When looking at Langley’s work, cinema often comes to mind. The artform uses many of the same visual techniques. “Having studied media and working in film and theatre for most of my life, I’m highly aware of visual semiotics and I have a fascination with symbolism.” So Langley manipulates some familiar triggers to build suspense, like the pig’s head depicted in profile against a plain background. One way of seeing it is as an emblem in a butcher’s shop or even an illustration from a child’s fairy story. The experience of film has taught us not to trust the innocent explanation. Langley’s rendition recalls the terrible clarity of a film close-up on a macabre detail caught in the strong tones of Technicolor. She turns the pig’s snout upward and open-mouthed, reminiscent of William Golding’s devilish pig-head in his chilling novel, Lord of the Flies, famously adapted for the screen. “I imagined ‘Squealer’ as a visual translation of an audio cue in cinema,” Langley says. “For me, it is the equivalent of the piercing strings in the film score of Hitchcock’s Psycho we all know that precede the next shot of immediate disaster.”

Childhood and play are recurrent themes. Langley remembers both as the time when art came into her life. Again, photographs fuel that memory: “One of my favourite family photos is me, aged four, standing next to my first easel. My parents gave me every opportunity possible to make art. I watched the TV programme Art Attack and had all the books. My grandma and I would often go around art galleries in London… and while my parents say they aren’t artistically inclined, I remember my mother hand painted the walls with ivy, pillars and fruits; I found that as beautiful as anything I saw in museums.”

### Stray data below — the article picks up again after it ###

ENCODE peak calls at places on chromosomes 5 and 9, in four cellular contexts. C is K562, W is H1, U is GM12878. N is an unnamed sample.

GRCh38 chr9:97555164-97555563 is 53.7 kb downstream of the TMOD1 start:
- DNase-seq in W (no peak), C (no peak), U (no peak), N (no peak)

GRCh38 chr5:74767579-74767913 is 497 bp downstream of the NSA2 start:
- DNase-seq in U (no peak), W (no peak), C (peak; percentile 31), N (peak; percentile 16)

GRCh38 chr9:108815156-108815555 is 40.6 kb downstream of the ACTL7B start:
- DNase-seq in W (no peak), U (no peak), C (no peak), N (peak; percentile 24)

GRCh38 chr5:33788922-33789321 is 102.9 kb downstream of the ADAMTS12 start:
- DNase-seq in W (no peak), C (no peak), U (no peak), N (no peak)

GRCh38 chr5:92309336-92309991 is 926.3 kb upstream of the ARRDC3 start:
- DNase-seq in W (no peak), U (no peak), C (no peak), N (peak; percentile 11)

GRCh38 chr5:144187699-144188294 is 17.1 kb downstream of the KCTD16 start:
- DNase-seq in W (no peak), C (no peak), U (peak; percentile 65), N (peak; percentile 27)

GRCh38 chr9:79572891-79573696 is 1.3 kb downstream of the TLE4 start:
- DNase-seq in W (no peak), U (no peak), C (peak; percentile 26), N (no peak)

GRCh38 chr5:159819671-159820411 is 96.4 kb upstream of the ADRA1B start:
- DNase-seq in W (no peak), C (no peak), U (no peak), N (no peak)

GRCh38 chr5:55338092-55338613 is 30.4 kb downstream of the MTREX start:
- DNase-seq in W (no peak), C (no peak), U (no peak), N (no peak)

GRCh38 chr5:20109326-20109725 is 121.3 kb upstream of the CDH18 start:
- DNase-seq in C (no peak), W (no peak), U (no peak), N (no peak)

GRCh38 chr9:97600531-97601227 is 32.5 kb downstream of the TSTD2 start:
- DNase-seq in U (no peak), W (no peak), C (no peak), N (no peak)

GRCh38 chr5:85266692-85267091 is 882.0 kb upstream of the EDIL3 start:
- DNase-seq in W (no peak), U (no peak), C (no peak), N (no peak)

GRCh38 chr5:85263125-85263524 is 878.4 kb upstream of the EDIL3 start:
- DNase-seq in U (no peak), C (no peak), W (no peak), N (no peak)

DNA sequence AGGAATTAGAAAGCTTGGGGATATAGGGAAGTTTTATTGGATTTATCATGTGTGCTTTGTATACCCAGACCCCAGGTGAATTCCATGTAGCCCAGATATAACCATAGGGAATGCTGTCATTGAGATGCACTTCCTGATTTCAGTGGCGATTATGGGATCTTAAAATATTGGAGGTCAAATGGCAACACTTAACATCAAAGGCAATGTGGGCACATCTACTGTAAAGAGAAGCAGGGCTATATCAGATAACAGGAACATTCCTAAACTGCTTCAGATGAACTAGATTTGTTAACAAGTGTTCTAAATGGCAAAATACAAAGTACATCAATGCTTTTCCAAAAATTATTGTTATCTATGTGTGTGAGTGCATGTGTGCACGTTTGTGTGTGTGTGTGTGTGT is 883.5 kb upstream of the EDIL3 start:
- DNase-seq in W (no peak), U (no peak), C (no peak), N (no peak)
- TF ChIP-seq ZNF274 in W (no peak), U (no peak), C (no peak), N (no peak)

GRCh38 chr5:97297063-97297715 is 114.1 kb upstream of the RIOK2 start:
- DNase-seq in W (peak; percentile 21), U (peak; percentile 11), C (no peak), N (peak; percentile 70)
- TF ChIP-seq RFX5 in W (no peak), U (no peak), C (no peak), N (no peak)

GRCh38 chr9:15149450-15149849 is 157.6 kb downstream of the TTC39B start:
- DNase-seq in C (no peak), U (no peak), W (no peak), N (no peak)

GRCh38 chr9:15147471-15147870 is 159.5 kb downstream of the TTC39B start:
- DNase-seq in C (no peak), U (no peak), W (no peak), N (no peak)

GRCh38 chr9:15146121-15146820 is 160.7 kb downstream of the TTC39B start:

The security of children has justifiably become a high priority for society in the digital age. But writers like Golding depicted childhood 70 years ago as a time marked by tribulation and terror. The young boys in his novel, with no adults around, struggle between civilised and barbaric behaviour. With that in mind, the battered toy depicted in ‘Bring Down the Curtain (2021)’ might have got that way after generations of devoted playful attention. Play sometimes gets tragically out of control and invites a noirish dimension. “Childhood, although filled with pleasant memories, was still a tough time for me. I was an anxious, only child, and to cope with turbulent times I became very imaginative. My toys were often my best friends and I spent a lot of time injecting life into them. I found revisiting aspects of childhood was a way of healing. I have wanted to use my work to express the identifiable struggles of growing up.”

Like a good storyteller, Langley does not divulge all her sources. Painting has always claimed the right to invent, subvert, to be more abstract than representational and to confound. With confidence, this artist pulls in allusions by the dozen from the wider world beyond art. By harnessing drawing and painting, the oldest image-maker, to probe everyone’s scrutiny of images, Langley underscores the inexhaustible potency she perceives in her medium.

bottom of page